Figure 3

C21-Steroid hormone metabolism pathway. Parallel co-ordinate plots of the genes in the C21-Steroid hormone metabolism pathway are displayed. The genes Akr1c18 and Hsd3b1 are identified by red lines.

A second type of difference between groups is due to change in the correlation between genes within a pathway. To examine the correlation between genes, the ranks of relative expression for each gene is established. Any two genes can be positively or negatively correlated or not correlated. One would expect that genes within a pathway to be correlated. If there is a shift in these correlations as a result of treatment this may affect this relationship among the genes. One example is the alpha-Linolenic acid metabolism pathway (Figure 4). The distribution of gene correlations for the control samples has two modes approximately at -0.5 and at 0.4. The distribution of gene correlations for the treated samples is different having a single mode close to 0. This suggests that there are more genes that are now correlated compared to the control distribution. The Rank Test identified a significant difference for the male and female datasets and the Global Test identified a significant difference for the males, but the other statistics failed to detect a significant difference. In both genders, Fads2 was greater than 2 fold down-regulated and Pla2g12a was greater than 1.5 up-regulated. Also, Acox1 for males was greater than 1.5 up-regulated. In terms of changes in correlations, Pla2g2c and Pla2g12b for the males samples had a spearman correlation of -0.8 for the controls and 0.6 for the treated samples, whereas for the females genes Pla2g4a and Pla2g2e had correlations of -0.9 and 0.8 for treated and controls. In all, there were 13 of 91 comparisons that had differences in correlation greater than 1.4. The distribution of correlations for the females also exhibited a similar pattern as in Figure 4 providing additional validation for disruption of this pathway. Disruptions in TH levels are known to result in alterations in fatty acid metabolism. A relationship between TH and alpha linolenic acid in the liver has previously been established [22, 23]. Thus, the identification of this pathway is likely to be biologically-relevant.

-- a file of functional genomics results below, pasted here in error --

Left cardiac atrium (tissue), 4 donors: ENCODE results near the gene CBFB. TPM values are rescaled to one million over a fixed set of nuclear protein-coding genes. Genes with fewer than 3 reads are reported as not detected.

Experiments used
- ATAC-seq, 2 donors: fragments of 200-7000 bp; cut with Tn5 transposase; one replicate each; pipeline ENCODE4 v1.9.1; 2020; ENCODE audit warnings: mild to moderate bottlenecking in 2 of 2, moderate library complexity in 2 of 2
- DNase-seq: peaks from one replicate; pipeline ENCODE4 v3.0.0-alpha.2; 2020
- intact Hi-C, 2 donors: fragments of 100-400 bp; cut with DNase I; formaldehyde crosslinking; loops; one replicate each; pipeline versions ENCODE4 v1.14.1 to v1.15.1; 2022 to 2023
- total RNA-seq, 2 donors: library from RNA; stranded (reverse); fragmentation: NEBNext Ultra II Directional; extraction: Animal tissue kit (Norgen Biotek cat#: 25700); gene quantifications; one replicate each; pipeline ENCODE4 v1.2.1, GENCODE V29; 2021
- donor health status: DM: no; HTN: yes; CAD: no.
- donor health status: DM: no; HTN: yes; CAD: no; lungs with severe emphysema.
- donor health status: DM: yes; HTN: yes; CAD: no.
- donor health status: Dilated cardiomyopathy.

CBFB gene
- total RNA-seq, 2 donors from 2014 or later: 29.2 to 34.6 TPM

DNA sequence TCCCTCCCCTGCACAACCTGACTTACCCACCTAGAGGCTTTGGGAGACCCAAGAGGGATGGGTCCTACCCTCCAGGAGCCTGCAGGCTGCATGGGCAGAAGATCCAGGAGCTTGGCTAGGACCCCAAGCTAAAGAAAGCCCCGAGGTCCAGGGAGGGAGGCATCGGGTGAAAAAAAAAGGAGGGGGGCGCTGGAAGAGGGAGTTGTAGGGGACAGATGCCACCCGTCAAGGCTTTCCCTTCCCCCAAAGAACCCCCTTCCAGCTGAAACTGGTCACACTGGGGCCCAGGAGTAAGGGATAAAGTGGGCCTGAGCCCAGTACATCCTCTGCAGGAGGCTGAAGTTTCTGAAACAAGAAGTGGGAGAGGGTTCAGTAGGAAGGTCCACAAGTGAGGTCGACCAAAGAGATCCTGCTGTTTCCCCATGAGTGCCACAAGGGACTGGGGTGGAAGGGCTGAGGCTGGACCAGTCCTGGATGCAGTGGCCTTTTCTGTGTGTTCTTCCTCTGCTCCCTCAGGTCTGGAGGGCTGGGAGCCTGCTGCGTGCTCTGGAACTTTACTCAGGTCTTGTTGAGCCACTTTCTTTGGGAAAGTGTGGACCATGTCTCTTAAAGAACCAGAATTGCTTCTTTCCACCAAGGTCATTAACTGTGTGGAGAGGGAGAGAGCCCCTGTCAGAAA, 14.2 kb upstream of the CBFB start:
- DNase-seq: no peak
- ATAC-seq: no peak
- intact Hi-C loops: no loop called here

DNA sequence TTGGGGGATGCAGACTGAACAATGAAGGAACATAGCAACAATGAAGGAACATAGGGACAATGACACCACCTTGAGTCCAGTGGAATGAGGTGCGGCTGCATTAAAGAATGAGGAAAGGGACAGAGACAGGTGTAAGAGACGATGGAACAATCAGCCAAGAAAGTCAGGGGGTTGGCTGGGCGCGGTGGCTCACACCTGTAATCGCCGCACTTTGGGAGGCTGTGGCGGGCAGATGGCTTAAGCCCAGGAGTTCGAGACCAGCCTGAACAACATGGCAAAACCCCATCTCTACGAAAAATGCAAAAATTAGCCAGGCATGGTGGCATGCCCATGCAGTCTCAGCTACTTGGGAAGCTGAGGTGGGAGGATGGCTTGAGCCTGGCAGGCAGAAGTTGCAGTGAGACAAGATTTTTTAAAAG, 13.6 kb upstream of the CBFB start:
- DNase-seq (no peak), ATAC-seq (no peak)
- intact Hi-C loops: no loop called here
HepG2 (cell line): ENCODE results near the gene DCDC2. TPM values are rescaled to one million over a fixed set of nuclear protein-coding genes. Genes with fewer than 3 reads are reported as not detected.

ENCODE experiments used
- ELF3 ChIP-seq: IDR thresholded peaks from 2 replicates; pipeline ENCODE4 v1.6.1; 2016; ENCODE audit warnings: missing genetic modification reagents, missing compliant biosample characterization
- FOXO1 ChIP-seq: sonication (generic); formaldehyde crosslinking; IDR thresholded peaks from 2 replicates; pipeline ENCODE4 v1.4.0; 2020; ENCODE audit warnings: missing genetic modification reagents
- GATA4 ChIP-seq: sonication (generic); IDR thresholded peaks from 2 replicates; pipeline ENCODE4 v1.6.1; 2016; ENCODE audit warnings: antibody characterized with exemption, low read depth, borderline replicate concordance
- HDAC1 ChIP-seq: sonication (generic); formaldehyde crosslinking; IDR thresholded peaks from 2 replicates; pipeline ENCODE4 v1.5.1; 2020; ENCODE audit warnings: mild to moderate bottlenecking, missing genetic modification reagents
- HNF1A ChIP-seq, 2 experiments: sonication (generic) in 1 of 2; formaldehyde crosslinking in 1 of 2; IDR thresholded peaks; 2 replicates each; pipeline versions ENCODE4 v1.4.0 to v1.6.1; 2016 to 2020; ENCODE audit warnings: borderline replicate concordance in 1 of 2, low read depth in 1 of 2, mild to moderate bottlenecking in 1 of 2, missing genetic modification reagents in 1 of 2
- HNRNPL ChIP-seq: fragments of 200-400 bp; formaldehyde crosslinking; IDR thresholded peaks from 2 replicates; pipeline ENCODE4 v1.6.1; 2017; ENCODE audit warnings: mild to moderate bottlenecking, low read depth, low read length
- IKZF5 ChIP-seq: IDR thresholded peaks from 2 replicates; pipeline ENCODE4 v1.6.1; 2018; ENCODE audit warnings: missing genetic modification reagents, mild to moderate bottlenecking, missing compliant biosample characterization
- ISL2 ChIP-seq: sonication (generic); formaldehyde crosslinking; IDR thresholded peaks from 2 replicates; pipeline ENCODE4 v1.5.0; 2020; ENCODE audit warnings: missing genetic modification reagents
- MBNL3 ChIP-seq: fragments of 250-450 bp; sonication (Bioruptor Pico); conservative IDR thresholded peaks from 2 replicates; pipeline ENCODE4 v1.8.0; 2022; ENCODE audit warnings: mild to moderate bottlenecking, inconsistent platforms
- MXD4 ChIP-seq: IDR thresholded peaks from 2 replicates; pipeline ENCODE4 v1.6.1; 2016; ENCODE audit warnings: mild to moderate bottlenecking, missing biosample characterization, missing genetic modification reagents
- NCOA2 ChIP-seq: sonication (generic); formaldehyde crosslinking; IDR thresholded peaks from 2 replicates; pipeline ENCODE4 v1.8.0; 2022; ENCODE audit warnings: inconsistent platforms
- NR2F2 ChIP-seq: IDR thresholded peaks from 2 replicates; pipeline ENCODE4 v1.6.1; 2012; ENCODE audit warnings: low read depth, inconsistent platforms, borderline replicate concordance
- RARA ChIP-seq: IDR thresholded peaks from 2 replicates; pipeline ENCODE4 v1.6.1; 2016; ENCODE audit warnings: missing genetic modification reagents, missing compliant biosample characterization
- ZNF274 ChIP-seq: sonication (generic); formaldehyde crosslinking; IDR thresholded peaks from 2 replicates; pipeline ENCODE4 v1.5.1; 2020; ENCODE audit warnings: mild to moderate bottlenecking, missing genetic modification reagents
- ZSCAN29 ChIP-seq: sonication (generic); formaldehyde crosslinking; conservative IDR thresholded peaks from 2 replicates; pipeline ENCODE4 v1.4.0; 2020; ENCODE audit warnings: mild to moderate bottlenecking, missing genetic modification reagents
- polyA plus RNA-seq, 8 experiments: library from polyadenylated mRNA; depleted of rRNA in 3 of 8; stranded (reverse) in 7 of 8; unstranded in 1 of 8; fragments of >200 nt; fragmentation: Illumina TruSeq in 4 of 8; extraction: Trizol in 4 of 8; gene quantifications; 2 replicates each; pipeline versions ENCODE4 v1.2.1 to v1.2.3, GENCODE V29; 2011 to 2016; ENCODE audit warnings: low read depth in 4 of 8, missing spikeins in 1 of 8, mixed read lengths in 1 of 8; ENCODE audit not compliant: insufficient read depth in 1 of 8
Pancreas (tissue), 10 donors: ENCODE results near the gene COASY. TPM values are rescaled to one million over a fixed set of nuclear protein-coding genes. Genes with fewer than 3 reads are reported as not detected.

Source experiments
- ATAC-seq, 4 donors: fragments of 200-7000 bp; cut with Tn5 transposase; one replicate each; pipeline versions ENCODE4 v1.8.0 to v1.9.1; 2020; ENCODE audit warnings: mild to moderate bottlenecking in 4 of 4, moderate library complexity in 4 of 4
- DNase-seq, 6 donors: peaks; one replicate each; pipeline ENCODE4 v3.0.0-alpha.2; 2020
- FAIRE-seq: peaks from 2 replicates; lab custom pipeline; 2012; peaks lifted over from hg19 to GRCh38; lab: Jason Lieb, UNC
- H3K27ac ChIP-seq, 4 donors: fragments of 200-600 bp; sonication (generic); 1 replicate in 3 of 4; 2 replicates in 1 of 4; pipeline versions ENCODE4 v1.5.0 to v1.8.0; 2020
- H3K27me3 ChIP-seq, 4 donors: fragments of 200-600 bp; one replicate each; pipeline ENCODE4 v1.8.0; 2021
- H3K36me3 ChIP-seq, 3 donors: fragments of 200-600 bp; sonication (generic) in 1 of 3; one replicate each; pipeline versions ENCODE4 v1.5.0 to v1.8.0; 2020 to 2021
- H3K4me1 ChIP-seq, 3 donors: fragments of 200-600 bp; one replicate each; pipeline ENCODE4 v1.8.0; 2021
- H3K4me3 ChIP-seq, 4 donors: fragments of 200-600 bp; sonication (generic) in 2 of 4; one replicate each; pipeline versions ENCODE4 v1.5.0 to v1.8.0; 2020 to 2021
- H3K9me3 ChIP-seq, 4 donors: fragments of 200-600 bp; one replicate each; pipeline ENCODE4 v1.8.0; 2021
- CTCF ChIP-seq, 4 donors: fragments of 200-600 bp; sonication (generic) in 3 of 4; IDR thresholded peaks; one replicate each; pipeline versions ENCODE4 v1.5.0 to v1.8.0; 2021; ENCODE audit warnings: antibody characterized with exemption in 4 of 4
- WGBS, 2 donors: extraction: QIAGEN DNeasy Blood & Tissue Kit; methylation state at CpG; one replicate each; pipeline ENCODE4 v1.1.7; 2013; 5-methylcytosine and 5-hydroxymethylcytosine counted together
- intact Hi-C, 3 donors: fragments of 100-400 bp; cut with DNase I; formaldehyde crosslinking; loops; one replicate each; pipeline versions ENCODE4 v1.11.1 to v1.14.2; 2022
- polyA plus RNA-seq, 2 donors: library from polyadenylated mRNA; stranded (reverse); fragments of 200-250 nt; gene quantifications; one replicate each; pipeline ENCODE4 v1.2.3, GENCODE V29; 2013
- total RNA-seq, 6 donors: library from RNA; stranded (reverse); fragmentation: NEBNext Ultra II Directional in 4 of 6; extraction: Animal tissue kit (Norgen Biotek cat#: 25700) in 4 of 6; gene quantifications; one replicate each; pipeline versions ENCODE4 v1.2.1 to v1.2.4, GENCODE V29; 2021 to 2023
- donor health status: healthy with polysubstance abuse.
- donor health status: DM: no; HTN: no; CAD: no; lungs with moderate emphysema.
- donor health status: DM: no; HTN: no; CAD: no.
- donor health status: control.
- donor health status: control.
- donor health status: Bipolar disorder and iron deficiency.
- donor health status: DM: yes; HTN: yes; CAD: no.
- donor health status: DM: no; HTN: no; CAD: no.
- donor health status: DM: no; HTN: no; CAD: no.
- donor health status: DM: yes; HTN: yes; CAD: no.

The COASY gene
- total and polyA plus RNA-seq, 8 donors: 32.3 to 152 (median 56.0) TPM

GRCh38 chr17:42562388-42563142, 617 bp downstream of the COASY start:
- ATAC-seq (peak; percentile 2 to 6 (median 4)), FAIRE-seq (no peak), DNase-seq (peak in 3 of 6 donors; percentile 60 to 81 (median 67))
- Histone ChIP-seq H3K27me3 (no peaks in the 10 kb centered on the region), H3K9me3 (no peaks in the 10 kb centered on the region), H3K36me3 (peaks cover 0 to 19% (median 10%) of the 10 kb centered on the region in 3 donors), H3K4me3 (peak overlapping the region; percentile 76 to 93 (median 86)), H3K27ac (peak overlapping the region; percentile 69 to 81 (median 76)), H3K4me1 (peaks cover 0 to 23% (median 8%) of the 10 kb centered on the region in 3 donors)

Figure 4

Changes in gene correlations in the Alpha-Linolenic acid metabolism pathway. Histograms of the gene correlations for the control and treated samples are presented with the histogram of the differences in correlation between the controls and treated.

The aim of the test that we have developed is to generate hypotheses based on microarray experimental data to assist in prioritizing follow-up experiments. Without extensive biological validation it is not possible to comment on whether these pathways have been correctly identified. Thus, we argue that the above pathways may be promising candidates for additional research. We describe one further biological investigation below, but a more powerful validation exercise is the simulation analysis described in the last section of this paper.

Data from NCBI: GSE12930